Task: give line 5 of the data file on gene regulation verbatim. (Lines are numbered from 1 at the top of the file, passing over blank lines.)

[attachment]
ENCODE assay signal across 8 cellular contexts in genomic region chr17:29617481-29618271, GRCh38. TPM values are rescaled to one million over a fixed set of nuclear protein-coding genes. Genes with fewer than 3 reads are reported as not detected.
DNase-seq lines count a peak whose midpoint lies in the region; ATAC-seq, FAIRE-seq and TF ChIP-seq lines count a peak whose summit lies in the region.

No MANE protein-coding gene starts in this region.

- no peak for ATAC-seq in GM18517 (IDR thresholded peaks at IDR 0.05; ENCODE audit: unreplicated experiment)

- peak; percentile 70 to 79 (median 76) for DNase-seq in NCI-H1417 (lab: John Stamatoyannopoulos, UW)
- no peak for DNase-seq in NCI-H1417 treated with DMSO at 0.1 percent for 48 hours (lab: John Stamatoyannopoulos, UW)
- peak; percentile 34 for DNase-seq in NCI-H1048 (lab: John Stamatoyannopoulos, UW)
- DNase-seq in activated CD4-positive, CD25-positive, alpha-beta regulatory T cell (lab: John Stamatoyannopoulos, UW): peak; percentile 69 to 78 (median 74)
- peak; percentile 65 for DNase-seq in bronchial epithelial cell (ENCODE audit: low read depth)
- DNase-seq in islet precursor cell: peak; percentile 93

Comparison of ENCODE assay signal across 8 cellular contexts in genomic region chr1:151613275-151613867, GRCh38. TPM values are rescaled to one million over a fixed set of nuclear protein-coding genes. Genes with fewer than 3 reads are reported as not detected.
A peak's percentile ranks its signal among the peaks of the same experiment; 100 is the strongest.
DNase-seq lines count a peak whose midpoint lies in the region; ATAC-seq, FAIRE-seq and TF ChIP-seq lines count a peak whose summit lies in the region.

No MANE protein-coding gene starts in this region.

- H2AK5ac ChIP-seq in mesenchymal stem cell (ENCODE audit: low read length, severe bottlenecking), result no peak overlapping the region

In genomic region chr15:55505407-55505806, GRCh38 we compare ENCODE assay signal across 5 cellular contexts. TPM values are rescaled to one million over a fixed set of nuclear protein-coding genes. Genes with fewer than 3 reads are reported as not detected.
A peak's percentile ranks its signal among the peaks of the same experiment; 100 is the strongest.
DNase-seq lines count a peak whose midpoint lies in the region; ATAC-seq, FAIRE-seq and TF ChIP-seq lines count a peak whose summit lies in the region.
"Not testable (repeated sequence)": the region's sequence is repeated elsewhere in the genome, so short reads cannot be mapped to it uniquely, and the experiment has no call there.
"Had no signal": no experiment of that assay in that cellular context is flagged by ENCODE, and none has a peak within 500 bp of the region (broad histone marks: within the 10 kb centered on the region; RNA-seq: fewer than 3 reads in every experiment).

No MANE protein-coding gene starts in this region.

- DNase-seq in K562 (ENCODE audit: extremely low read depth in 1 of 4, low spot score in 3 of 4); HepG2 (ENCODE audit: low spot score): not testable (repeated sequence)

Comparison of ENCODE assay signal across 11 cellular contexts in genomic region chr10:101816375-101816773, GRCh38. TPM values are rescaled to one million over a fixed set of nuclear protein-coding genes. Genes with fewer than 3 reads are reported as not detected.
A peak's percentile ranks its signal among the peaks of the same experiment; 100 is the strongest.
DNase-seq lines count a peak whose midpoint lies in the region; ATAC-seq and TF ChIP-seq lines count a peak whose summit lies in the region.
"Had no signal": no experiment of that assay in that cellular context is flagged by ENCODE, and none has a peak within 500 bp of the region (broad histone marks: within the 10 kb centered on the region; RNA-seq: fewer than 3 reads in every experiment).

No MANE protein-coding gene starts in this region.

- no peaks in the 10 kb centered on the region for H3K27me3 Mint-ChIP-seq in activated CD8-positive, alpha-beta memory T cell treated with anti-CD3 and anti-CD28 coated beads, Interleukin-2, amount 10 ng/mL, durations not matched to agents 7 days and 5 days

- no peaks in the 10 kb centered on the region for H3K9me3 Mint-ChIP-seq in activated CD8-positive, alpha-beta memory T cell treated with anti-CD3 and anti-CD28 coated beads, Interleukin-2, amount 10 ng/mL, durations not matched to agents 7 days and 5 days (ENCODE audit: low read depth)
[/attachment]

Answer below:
- peak; percentile 70 to 79 (median 76) for DNase-seq in NCI-H1417 (lab: John Stamatoyannopoulos, UW)